To get the most out of your visit to Washington’s gnome trail, consider bringing your own contribution.
A constant influx of new gnomes from hikers, travelers, and sightseers keeps this trail’s gnome population thriving despite occasional nocturnal visits from vandals.
The gnome trail itself is just .5 miles, though the trail is connected to other trails in this Maple Valley, WA wooded area.
Go Cross-Country Skiing in Winthrop
Contributed by Adria of The Emerald Palate
Another one of the best things to do in Washington state is cross-country skiing in Winthrop.
This small pioneer town in eastern Washington’s Methow Valley is home to some of the best cross-country skiing in Washington come December through March.
The Methow Valley is the largest groomed cross-country skiing trail system in North America, so this is a bucket list destination for XC ski lovers and those curious about this winter sport.
Trail passes are $28 per adult per day, with discounts for multiple consecutive days. You can buy tickets online or at local vendors. Many of the local vendors also rent equipment, so no worries if you need to get geared up before hitting the trails!
When you’re ready to begin, you’ll find 120 miles of trails for all skill levels. There are 6 main sections: Jack’s River Run, Mazama, Rendezvous, Big Valley, Sun Mountain, and Winthrop.
Jack’s River Run and Mazama are great options for beginners, with a lot of green and blue trails that weave between forests and meadows. The Winthrop trail system is also great for beginners and has a convenient location near the historic downtown area.
Whichever area you choose, get ready for a wintery wonderland. And keep your eyes peeled for bald eagles – there are a ton in the area!
Seeing the Tree of Life in La Push
Contributed by Lindsey Puls of Have Clothes, Will Travel
The Tree of Life is one of those things, where you just have to see it to believe it.
This large Sitka spruce is growing in such a way that it appears to be hanging on by a limb. The soil beneath this massive tree is gone, and its exposed, thick roots cling to the sides of the earth. It’s a truly remarkable thing to see.
No one seems to know how this tree continues to live and thrive, given its precarious living situation. Hence, why it’s commonly referred to as “The Tree of Life.”
It can be found in the beautiful Olympic National Park on Kalaloch Beach. It’s easy to get to and requires minimal hiking.
If you’re on a Washing State road trip, you can easily make a stop here, as it’s located just off 101 Highway (slightly south of Forks).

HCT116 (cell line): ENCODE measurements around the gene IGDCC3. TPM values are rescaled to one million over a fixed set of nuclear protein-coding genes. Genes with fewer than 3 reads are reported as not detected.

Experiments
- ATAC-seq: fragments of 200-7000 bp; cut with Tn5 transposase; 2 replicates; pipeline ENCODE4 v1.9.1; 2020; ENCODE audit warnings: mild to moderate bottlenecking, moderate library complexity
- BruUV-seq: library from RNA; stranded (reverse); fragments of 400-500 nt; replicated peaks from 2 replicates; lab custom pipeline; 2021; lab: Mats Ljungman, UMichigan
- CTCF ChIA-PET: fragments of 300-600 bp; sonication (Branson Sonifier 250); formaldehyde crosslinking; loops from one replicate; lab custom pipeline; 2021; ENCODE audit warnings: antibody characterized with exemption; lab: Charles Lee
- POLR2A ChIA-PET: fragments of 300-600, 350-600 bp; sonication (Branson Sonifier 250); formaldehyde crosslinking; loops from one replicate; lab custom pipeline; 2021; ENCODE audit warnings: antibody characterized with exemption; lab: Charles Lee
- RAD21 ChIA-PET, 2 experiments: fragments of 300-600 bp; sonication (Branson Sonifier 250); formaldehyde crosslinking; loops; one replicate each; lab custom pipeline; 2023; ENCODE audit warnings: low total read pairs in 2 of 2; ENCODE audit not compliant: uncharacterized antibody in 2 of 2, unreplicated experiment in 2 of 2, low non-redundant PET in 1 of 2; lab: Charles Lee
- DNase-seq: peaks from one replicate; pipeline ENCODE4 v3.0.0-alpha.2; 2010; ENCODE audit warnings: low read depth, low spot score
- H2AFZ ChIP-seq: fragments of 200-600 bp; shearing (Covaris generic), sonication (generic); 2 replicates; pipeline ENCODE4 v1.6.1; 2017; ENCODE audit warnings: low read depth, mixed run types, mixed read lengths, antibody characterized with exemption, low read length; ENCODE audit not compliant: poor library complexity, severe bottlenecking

You can park in the neighboring campground parking lot and walk out to the beach from there.
You’ll head down a set of stairs and you will spot this massive, dangling tree straight ahead. It’s also recommended to stop and see the nearby Ruby Beach when in the area.
Visit the Woodland Park Zoo in Seattle, WA
Contributed by Keryn Means of Twist Travel Magazine
Woodland Park Zoo, located in the Greenwood/Phinney Ridge part of Seattle, WA just north of downtown, is the perfect escape from the city that visitors of all ages can enjoy.
There is an admission fee, but if you have the Seattle CityPASS, you are covered at the zoo with your pass.
The zoo is divided into sections, like tropical Rain Forest, Australasia Willawong station, and African Savannah, plus a special area that highlights many of the animals that call the Pacific Northwest home.
Exhibits are large with lots of space for the animals to roam around or escape the crowds if they need a little alone time.
Kids can head to Zoomazium on rainy days to get dry, while also working off some energy, as this massive play area is perfect for little ones (sectioned off into age groups) and bigger kids who need to get the wiggles out.
For more fun in the zoo, check out the schedule for animal feedings and lectures throughout the day that dig deeper into the zoo’s inhabitants and conservation efforts.
If you still need more to do, head down to Redmill Burgers for the best bacon cheeseburger in the city. Bring it to Green Lake, a large urban lake and park, just south of the zoo, to enjoy your meal at one of the many benches and picnic tables throughout the park.
Driving Steptoe Butte